Saturday, August 29, 2009

Salt Lake leaders sold on Portland streetcar system

Salt Lake leaders sold on Portland streetcar system

Published: Friday, Aug. 28, 2009 6:40 p.m. MDT

After a day of riding the streetcar line in Portland, Ore., Philip Blomquist was sold.

The Salt Lake retailer owns two bike shops near a planned streetcar line in Sugar House, and if the Oregon model gives any indication, business could boom.

"I would never have believed it if I hadn't seen it firsthand," Blomquist said after a day of touring Portland's Pearl District. "You would be amazed how it has revitalized this part of the city."

Blomquist was one of a handful of Salt Lake retailers, developers and city officials to tour the streetcar line and meet with their Portland counterparts Friday.

As Salt Lake leaders work on funding the $46 million project, drumming up support of business owners and developers along the line is equally critical in the city's success, said redevelopment agency director D.J. Baxter.

In Portland, officials have turned a $55 million, 2 1/2-mile stretch of track into $3.5 billion in private investment over the past eight years, Baxter said.

Those numbers aside, the before-and-after pictures of Portland's Pearl District had Blomquist and others hopeful about what a similar line could mean for them.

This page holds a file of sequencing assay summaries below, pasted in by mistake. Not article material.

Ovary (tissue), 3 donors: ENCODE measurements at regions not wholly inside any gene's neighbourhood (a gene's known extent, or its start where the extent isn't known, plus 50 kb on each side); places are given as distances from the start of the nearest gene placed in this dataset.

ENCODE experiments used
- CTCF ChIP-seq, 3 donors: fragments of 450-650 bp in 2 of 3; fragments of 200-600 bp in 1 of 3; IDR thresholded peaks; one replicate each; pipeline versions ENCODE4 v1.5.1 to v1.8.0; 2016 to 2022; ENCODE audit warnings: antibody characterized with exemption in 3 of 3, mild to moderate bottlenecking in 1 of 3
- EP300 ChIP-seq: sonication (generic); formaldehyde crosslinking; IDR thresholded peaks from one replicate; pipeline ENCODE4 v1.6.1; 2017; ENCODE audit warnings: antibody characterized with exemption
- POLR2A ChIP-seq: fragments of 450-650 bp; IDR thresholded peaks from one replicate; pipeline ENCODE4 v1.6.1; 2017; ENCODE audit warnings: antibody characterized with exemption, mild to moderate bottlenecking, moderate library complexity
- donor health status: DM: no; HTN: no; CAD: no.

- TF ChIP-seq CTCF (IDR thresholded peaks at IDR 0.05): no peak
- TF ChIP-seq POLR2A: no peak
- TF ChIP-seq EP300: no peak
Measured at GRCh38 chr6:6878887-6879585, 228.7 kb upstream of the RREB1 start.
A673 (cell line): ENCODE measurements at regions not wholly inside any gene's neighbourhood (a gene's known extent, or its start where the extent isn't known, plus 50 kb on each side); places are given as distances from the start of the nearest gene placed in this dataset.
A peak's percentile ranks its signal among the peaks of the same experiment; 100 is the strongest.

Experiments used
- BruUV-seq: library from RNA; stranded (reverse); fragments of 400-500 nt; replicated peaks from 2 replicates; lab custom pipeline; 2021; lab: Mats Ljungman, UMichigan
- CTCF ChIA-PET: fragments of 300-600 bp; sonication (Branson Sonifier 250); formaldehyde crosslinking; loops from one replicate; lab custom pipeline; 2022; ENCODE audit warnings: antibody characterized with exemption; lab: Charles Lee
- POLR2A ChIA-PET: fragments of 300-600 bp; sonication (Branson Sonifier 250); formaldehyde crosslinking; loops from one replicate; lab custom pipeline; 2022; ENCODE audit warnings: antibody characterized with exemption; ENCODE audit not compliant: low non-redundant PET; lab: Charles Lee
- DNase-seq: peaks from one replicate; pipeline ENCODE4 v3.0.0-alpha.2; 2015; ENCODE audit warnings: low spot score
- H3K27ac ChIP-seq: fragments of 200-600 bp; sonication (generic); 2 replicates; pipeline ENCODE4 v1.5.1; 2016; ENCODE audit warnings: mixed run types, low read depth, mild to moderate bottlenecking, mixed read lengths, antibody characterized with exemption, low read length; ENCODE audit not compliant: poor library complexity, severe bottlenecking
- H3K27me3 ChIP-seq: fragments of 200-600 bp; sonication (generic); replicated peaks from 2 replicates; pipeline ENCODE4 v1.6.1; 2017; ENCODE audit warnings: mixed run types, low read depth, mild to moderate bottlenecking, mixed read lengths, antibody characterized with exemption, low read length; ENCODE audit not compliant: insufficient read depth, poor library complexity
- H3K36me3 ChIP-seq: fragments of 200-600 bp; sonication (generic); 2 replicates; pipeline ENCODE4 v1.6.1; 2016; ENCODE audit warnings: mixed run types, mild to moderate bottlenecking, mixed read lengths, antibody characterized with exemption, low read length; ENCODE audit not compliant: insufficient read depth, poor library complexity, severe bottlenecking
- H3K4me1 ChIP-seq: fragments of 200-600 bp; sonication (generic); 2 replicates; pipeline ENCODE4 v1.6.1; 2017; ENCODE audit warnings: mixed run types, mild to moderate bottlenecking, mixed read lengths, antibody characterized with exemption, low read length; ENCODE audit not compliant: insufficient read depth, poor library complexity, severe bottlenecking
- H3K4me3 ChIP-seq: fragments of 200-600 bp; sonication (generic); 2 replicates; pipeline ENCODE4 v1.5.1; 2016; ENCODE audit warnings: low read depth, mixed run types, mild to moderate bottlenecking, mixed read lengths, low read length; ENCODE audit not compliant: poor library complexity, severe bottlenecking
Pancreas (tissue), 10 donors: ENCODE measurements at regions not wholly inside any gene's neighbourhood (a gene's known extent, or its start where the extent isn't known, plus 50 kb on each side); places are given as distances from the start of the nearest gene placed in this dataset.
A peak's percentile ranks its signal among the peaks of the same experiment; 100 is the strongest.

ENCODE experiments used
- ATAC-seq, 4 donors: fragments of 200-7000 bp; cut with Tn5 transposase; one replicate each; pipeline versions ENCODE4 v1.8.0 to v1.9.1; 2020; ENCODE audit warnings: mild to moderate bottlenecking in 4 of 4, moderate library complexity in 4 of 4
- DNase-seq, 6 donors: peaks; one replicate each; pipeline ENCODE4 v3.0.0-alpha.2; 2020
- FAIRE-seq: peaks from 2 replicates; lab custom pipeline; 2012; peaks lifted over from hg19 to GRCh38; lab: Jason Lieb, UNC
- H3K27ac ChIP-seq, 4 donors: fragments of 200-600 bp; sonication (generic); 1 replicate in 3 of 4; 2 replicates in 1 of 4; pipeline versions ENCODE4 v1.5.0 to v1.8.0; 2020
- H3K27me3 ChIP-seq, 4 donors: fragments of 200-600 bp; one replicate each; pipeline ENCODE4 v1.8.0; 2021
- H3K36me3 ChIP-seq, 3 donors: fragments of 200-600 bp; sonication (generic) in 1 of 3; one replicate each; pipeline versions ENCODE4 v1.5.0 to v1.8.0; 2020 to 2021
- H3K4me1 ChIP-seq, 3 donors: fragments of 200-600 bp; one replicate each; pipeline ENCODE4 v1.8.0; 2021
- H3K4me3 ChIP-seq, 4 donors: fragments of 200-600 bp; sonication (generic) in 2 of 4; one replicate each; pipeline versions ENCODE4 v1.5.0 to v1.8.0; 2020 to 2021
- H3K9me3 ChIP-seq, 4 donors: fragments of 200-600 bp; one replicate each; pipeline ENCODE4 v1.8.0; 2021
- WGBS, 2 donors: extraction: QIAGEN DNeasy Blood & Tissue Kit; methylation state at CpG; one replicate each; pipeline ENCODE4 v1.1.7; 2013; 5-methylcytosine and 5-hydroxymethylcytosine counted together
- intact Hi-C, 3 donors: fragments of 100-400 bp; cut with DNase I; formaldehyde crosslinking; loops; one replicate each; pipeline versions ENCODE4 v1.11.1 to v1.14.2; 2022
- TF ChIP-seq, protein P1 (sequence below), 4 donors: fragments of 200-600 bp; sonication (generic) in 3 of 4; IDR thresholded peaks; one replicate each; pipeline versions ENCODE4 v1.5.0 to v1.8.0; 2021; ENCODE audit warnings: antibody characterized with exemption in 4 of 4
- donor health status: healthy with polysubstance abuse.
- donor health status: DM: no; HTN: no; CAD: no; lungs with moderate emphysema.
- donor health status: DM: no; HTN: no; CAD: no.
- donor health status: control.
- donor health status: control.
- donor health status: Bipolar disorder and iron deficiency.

"It's opened our eyes and given us hope for the future," he said.

The planned line would run from the 2100 South TRAX station to the old Granite Furniture building in Sugar House.

The slow-moving streetcar would stop more frequently than a TRAX train, increasing foot traffic to stores along the line, Baxter said.

Right now, city leaders are hoping to land a $35 million slice of the federal stimulus package to help pay for the Sugar House line. If they are successful in grabbing that money, the line could be up and running by early 2012.

For Craig Mecham, the sooner the better.

Mecham, who owns the vacant lot at the corner of Highland and 2100 South, said he believes the streetcar line would mean more shoppers and better transit for the businesses and residents he hopes will one day occupy a mixed-use development there. But faced with a slumping economy, Mecham's project has stalled.

"Our project right now, like others, is on hold," he said. "We're waiting to see the whites of their eyes in terms of the economy. We don't see that yet. But we think (the streetcar) will certainly speed up the process."


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